General Education Board

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The General Education Board (GEB) "was established in 1903 by John D. Rockefeller Sr. to aid education in the U.S. "without distinction of race, sex or creed." The program included grants for endowment and general budgetary support of colleges and universities, support for special programs, fellowship and scholarship assistance to state school systems at all levels, and development of social and economic resources as a route to improved educational systems. Major colleges and universities across the U.S., as well as many small institutions in every state, received aid from the Board. The emphasis, however, was on the South and the education of Blacks. Offices were established in Richmond, Virginia and Baton Rouge, Louisiana to give GEB agents closer contact with southern communities. The Board was especially active in promoting the public school movement in the early part of the 20th century. After 1940, programs other than those for southern education were brought to a close; funds were nearly exhausted by the 1950s, and the last appropriation was made in 1964." [1]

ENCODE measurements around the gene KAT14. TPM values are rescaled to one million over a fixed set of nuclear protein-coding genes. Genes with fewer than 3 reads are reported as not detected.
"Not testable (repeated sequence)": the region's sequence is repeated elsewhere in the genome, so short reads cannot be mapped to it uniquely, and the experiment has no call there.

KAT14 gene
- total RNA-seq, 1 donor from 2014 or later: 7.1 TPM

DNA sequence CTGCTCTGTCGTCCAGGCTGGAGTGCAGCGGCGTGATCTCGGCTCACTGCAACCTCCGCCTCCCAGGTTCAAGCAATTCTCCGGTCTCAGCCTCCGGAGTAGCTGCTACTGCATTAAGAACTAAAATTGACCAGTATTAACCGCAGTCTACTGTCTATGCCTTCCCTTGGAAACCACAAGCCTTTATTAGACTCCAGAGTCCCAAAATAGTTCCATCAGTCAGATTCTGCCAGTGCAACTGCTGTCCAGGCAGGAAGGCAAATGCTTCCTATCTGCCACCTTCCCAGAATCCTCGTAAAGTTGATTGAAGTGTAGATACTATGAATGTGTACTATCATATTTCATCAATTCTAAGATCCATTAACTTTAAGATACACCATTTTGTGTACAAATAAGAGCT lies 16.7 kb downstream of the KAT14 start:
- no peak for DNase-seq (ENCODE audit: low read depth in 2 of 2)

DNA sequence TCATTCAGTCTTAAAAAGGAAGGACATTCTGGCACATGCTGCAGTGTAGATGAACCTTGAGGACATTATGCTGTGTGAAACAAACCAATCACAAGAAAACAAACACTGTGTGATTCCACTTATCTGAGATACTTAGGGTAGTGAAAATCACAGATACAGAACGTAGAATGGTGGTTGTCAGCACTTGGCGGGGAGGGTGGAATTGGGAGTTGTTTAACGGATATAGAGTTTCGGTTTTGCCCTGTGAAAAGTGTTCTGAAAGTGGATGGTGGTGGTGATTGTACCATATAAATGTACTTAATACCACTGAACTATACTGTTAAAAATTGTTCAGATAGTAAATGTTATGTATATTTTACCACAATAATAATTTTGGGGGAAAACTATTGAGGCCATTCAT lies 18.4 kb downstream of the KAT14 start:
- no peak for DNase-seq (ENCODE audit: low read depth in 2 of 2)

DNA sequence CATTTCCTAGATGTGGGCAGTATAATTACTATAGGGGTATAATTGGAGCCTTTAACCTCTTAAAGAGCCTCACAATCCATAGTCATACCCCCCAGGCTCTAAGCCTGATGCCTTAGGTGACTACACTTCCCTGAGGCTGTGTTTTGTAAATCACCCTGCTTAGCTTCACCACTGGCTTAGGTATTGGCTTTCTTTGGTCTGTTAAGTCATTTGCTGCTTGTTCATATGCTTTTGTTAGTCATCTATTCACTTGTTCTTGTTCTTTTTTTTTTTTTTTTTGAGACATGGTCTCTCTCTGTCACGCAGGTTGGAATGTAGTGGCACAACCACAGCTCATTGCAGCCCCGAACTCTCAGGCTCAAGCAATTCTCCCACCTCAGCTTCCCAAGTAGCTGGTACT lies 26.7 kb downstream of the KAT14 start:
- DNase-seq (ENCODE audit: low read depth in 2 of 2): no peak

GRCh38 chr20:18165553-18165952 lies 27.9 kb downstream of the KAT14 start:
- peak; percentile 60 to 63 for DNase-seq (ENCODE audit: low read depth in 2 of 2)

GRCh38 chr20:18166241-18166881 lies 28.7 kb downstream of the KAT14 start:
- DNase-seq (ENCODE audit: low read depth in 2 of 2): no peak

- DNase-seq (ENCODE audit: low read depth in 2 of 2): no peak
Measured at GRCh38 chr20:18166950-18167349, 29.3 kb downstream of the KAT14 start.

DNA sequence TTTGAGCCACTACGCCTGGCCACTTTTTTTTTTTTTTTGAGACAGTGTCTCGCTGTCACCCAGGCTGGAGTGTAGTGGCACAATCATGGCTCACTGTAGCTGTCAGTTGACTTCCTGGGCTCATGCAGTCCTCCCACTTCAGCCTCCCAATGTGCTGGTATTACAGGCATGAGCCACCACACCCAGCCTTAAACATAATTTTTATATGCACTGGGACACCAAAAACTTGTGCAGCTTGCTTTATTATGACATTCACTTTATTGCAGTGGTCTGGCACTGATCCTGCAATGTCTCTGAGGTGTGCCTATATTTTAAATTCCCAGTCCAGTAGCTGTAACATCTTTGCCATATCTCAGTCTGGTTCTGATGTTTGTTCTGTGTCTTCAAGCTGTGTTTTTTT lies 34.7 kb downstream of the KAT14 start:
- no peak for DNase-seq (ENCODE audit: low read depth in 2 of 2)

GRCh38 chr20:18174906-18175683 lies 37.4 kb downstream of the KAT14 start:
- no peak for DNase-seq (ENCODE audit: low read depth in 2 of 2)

Initial officers and members of the General Education Fund as listed in The General Education Board: An Account of its Activities, 1902-1914, were as follows: Secretary – Wallace Buttrick (1902-); Assistant Secretaries – William H. Heck (1903-5), Ebden Charles Gage (1905-), Abraham Flexner (1913-); Treasurer – George Foster Peabody (1902-9), Louis G. Myers (1910-); Assistant Treasurer – L. M. Dashell (1914-); Members – William H. Baldwin (1902-5), J.L.M. Curry (1902-3), Frederick T. Gates (1902-), Daniel C. Gilman (1902-8), Morris K. Jesup (1902-8), Robert C. Ogden (1902-13), Walter H. Page (1902-), George Foster Peabody (1902-12), John D. Rockefeller, Jr. (1902-), Albert Shaw (1902-), Wallace Buttrick (1902-), Starr J. Murphy (1904-), William R. Harper (1905-6), Hugh H. Hanna (1905-12), E. Benjamin Andrews (1905-12), Edwin A. Alderman (1906-), Hollis B. Frissell (1906-), Harry Pratt Judson (1906-), Charles W. Eliot (1908-), Andrew Carnegie (1908-), Edgar L. Marston (1909-), Wickliffe Rose (1910-), Jerome D. Greene (1912-), Anson Phelps Stokes (1912-), Abraham Flexner (1914-), George E. Vincent (1914-). [2]

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  1. General Education Board, Rockefeller Archive, accessed February 9, 2008.
  2. Donald Spivey, Schooling for the New Slavery: Black Industrial Education, 1868-1915 (Greenwood Press, 1978), pp.91-2.